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Tracking and Response Solutions for the Casual Traveler
March 6th, 2017 Randy Haight
Have you thought about how you will react when your 19-year-old daughter informs you that she wants to travel through Europe, Asia or Latin American on her upcoming summer break from college? You can always say no and offer to send her to Disneyland; after all, it is the happiest place on earth. Like most dads, you can only hope that she takes you up on your offer, but you know that it is not likely. You better have a plan B. What is your plan B? If you do not have one, let me help you out.
There are companies and services that compile travel itineraries and provide hour-by-hour and day-by-day information regarding a traveler’s planned trip. These services can ‘push’ alerts to the traveler (and others) regarding health, travel and security information specifically about the location where the traveler currently is or planning to go. This information can be presented in a variety of ways to the user (and others) via their smartphone and email address. It is called ‘travel tracking’. There are even some good smartphone applications that can provide similar information, although they are usually not as robust as an actual travel tracking service. Travel tracker services compile all of the traveler’s flight information, hotel, and car reservations, etc. and track the traveler.
Sounds great, doesn’t it? Well, it is, but this sort of system can only tell you where the traveler is supposed to be and not necessarily where they are. What happens if your daughter decides to take an unexpected day trip from London to Paris? You would not know.
If you want to know exactly where a traveler is at any given time, you will need to provide them with a GPS-based tracking device. Some companies will rent or lease you a device that can be carried discretely. Some of these devices also have an emergency or panic button that will send out a distress signal when activated.
There are two issues concerning these devices that you should be aware of. First, this is another piece of equipment that must be carried, and some travelers find this to be an inconvenience. The device also needs to be re-charged daily, so the traveler has to take the charging cord or charging device with them. Secondly, who is monitoring this device throughout the trip? Who is going to respond when the traveler activates the distress signal?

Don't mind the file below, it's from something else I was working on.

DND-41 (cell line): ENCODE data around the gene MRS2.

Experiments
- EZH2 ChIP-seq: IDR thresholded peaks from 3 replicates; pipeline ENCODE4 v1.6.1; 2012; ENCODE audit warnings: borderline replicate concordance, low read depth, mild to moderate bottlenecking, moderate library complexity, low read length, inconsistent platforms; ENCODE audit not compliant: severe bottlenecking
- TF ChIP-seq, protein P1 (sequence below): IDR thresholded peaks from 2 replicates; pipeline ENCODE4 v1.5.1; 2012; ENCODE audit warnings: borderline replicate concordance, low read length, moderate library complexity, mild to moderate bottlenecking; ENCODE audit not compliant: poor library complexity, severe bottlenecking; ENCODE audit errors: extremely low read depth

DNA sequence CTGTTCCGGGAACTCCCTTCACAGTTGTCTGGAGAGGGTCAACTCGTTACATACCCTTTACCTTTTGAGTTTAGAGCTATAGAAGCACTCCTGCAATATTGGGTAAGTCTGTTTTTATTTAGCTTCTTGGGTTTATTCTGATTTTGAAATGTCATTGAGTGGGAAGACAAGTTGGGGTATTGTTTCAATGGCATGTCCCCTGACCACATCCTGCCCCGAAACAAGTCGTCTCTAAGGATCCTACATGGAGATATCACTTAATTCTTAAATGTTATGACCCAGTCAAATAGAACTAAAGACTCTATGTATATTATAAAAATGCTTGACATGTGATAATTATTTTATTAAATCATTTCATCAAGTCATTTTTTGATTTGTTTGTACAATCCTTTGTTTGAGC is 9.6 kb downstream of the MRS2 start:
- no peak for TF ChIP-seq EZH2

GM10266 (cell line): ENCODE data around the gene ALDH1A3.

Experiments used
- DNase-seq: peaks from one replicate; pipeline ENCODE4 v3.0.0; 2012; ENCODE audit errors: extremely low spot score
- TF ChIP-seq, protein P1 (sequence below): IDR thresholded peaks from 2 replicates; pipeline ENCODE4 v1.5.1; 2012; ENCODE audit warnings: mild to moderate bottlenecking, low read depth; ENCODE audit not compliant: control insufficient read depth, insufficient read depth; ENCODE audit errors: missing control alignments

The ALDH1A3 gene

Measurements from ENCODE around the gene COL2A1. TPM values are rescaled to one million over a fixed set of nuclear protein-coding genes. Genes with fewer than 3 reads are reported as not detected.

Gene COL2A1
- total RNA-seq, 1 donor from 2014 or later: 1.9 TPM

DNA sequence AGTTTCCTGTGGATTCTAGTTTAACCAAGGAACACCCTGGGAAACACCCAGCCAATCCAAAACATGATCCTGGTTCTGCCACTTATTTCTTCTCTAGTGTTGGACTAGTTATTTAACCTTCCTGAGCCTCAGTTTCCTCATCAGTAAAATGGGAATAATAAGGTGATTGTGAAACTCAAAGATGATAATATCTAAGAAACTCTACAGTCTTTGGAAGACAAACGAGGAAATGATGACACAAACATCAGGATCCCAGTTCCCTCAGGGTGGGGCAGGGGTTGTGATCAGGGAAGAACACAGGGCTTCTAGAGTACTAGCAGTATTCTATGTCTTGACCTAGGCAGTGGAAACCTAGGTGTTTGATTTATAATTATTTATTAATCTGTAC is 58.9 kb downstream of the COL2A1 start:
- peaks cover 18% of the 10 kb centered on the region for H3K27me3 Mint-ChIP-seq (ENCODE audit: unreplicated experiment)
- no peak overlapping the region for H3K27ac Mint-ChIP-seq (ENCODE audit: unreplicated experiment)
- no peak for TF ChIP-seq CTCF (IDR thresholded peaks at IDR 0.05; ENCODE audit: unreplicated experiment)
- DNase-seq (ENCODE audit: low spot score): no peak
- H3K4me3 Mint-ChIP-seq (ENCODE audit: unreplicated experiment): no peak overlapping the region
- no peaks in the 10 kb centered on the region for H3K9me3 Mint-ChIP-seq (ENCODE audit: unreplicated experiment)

Fortunately, there are alternatives such at MyTrac ®. MyTrac is a proprietary GPS tracking system utilized by FocusPoint International, a Global Security and Travel Risk company, that can be remotely loaded to a user’s smartphone, eliminating the need to carry a second device. When MyTrac is installed on a smartphone, the user will be tracked automatically. It has an emergency icon that when activated, sends an alert to any number of designated persons via text or email. MyTrac users are tracked 24/7 by FocusPoint International’s Crisis Response Center. Should a distress signal be activated, crisis center personnel respond immediately to determine the nature of the emergency and render assistance.
Finally, you should consider a travel assistance membership program. FocusPoint International offers short-term and annual travel memberships that provide a response to nine (9) different travel risks. These include blackmail/extortion, criminal violence, disappearance, hijack, kidnap, natural disaster, political threat, terrorism and wrongful detention. This program is called CAP (Crisis Assistance Plus) and can be easily purchased online. CAP provides an affordable and trip specific membership plan for casual and professional travelers.
Global incidents have made traveling to even so-called safe locations an uncertain prospect. You are probably not going to be able to talk your daughter out of her trip, but you can mitigate the risks. Consider your options now.